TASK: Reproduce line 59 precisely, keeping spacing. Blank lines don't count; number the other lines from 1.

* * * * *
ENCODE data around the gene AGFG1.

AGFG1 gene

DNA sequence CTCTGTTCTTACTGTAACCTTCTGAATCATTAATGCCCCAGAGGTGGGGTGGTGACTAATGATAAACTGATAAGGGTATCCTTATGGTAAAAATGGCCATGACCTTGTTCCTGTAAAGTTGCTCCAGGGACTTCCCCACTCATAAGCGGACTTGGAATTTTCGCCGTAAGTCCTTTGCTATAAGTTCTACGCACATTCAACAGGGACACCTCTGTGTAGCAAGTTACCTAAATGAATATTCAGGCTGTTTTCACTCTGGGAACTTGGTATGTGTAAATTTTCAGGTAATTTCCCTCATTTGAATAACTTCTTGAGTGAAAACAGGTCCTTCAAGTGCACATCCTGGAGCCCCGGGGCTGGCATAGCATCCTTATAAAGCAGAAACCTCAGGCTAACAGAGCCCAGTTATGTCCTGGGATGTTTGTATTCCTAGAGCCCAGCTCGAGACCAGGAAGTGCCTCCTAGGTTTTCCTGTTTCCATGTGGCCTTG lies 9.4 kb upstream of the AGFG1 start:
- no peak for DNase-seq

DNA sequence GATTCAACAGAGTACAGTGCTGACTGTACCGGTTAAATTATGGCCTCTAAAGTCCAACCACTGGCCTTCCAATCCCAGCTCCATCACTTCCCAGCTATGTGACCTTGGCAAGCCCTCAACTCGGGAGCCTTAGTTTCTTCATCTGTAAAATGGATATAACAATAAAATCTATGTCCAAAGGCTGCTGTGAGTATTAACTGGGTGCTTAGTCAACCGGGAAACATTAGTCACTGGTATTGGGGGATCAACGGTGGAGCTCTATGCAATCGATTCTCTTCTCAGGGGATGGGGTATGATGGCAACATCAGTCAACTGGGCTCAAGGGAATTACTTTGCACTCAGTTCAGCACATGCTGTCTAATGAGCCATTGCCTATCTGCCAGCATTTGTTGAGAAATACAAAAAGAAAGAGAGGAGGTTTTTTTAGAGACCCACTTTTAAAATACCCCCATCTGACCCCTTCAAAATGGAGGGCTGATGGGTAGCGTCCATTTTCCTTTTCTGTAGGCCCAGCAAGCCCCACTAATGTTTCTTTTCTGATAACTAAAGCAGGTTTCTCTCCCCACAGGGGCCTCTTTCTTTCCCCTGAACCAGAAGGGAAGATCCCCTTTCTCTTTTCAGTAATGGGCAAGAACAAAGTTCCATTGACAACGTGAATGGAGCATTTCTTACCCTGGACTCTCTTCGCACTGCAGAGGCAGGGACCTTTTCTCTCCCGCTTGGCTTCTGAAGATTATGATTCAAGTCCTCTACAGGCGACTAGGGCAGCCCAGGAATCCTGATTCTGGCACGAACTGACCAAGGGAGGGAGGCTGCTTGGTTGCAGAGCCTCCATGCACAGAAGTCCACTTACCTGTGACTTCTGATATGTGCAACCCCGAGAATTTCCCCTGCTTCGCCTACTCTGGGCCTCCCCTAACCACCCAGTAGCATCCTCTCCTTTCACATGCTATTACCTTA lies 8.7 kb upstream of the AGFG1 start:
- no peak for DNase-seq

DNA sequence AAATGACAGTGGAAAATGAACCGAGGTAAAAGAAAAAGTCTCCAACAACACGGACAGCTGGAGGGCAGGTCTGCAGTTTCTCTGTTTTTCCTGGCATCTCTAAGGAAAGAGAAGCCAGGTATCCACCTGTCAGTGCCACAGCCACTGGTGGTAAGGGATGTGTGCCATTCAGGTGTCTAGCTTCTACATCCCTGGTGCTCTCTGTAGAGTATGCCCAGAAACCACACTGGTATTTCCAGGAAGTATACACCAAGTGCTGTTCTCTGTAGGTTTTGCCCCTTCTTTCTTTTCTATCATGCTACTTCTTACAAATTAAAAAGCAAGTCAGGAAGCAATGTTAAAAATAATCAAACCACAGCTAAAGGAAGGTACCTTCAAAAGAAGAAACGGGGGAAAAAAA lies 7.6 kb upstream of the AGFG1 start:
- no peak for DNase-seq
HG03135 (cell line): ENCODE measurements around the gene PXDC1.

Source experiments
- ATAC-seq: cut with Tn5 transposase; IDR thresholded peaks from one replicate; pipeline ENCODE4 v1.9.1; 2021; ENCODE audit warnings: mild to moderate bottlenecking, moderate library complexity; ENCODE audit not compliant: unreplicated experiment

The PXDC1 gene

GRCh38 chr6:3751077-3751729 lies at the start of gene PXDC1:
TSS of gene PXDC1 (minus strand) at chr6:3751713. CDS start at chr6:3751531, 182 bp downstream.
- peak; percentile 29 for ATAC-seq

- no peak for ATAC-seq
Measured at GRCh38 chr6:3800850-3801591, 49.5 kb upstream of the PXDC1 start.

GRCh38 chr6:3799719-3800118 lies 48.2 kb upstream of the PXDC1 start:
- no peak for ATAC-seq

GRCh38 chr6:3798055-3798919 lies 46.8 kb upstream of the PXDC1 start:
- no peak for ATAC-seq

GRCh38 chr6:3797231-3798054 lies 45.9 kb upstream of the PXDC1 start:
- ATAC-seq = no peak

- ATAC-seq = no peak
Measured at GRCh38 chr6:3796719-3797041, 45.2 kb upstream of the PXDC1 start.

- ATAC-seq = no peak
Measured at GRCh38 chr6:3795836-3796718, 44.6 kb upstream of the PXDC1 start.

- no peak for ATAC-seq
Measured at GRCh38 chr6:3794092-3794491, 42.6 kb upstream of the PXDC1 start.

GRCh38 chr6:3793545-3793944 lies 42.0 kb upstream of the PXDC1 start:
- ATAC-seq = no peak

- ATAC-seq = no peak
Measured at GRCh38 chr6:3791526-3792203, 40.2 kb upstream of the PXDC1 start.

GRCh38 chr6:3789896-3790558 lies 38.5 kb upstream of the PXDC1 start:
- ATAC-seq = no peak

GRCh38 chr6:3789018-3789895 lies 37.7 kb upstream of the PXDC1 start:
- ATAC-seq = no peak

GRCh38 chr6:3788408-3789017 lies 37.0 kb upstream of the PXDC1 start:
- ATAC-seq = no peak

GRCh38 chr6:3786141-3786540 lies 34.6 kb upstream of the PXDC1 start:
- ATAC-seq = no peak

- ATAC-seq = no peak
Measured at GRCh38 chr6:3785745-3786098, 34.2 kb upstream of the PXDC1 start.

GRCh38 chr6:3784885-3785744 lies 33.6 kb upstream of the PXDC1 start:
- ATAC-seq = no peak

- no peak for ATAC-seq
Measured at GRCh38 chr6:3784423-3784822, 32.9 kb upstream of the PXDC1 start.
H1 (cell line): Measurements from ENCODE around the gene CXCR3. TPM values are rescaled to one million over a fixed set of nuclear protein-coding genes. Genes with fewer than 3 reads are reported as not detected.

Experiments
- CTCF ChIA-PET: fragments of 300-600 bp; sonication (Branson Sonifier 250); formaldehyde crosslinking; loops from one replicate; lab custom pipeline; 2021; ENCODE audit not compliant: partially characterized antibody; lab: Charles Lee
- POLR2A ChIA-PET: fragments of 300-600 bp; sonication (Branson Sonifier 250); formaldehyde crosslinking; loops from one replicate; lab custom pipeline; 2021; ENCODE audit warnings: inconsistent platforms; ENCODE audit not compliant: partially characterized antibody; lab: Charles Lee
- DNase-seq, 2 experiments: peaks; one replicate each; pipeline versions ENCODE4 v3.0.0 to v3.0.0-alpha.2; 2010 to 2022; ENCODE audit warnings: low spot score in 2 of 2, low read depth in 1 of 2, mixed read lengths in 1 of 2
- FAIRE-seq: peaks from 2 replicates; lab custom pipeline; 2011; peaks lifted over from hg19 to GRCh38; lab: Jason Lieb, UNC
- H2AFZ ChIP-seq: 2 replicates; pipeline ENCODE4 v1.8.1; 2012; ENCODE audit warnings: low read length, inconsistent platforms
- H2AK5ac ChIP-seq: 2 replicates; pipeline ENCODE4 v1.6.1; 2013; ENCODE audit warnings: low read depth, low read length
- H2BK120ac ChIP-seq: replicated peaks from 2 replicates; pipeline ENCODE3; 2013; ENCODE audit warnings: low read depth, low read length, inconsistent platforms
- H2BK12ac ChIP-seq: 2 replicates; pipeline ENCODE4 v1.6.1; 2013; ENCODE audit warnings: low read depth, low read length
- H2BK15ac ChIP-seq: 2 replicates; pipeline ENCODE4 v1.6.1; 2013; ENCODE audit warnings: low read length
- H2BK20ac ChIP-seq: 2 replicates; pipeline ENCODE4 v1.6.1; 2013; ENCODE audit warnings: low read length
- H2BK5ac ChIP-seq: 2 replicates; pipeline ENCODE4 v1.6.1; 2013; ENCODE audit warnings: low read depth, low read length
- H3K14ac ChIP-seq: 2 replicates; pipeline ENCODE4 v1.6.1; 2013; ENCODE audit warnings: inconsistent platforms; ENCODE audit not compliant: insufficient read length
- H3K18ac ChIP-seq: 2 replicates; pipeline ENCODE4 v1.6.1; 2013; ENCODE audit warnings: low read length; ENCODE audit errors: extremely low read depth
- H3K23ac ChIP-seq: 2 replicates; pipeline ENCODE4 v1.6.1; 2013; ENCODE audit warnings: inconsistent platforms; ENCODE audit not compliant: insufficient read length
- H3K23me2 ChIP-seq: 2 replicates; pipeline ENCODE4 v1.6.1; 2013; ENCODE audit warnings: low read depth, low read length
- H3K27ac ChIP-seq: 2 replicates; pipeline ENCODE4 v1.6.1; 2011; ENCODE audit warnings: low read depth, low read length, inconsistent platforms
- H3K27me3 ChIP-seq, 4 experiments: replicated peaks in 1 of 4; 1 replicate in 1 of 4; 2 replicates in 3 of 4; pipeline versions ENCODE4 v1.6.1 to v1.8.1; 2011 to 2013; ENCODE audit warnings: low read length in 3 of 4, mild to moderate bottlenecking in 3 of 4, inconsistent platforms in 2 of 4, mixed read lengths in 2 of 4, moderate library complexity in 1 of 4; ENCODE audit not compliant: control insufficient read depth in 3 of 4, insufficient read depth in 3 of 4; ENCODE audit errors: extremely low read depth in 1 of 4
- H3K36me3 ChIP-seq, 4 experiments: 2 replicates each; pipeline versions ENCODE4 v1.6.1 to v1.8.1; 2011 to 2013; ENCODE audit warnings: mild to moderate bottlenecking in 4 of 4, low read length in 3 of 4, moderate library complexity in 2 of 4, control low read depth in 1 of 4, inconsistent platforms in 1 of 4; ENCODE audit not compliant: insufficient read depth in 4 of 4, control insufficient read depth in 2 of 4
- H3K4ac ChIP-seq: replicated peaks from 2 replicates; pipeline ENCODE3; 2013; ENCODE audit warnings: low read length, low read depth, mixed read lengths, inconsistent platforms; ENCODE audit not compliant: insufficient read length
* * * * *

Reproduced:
- H2BK20ac ChIP-seq: 2 replicates; pipeline ENCODE4 v1.6.1; 2013; ENCODE audit warnings: low read length